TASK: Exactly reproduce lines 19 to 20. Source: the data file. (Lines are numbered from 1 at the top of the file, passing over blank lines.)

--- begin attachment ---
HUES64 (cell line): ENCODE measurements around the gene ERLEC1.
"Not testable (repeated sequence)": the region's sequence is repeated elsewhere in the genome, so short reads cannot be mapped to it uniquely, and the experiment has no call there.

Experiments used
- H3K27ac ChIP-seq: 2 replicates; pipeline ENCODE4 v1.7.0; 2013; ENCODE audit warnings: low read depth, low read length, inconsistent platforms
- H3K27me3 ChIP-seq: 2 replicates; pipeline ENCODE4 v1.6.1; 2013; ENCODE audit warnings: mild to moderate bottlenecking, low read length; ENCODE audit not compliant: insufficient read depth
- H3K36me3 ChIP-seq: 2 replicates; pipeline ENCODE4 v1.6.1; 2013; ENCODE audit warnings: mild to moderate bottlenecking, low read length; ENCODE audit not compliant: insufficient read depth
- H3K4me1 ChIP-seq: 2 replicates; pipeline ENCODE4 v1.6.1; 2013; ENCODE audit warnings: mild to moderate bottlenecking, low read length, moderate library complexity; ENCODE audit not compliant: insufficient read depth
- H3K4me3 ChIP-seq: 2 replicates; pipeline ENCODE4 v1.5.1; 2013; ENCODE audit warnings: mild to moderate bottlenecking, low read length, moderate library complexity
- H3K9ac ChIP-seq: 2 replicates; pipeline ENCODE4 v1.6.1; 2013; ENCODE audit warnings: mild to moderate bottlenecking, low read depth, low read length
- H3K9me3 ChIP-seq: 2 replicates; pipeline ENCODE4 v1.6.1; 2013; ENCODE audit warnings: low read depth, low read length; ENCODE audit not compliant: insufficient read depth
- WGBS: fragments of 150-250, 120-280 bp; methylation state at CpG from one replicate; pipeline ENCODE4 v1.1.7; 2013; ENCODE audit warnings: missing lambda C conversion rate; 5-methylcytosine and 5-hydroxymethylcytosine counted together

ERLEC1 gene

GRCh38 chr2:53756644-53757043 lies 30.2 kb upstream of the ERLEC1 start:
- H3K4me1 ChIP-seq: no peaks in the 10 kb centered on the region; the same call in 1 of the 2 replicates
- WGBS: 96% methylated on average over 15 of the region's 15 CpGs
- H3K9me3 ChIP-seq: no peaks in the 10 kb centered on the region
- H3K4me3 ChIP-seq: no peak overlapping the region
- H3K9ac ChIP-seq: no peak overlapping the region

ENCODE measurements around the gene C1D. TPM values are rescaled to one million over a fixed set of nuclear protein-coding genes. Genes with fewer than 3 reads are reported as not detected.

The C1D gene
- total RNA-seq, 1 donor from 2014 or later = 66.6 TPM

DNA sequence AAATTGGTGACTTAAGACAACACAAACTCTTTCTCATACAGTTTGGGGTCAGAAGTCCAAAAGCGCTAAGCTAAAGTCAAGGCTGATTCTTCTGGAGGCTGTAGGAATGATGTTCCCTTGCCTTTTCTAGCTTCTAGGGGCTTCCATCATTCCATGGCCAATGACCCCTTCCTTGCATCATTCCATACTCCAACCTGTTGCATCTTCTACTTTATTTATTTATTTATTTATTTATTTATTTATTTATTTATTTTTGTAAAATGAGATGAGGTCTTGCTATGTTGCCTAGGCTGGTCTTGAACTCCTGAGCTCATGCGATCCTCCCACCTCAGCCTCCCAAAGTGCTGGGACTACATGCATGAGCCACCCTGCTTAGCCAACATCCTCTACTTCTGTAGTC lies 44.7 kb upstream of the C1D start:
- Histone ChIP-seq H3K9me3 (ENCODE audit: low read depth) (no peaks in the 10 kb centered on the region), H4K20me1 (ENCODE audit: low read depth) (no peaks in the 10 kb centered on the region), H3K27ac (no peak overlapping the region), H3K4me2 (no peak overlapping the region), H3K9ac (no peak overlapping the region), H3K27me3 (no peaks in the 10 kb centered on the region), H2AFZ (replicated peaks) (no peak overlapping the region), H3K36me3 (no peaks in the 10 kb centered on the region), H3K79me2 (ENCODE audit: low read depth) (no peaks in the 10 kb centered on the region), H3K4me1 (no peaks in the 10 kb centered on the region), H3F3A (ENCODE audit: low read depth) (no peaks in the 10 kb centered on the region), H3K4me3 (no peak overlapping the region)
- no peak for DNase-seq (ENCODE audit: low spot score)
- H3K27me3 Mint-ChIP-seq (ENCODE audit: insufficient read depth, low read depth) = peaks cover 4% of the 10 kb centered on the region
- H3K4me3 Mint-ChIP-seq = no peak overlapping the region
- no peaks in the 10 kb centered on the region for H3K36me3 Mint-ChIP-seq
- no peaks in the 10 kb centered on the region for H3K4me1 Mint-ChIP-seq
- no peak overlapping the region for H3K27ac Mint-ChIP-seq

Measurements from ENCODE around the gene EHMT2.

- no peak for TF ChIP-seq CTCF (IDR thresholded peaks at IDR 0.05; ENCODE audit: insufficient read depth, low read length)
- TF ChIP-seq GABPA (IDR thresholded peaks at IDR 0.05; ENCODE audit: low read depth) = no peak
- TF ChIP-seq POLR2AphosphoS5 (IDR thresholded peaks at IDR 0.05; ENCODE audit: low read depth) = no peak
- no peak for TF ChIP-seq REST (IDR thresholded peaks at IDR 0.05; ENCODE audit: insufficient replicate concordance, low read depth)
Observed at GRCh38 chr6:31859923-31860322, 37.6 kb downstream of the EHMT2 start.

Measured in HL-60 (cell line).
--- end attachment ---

ENCODE measurements around the gene C1D. TPM values are rescaled to one million over a fixed set of nuclear protein-coding genes. Genes with fewer than 3 reads are reported as not detected.

The C1D gene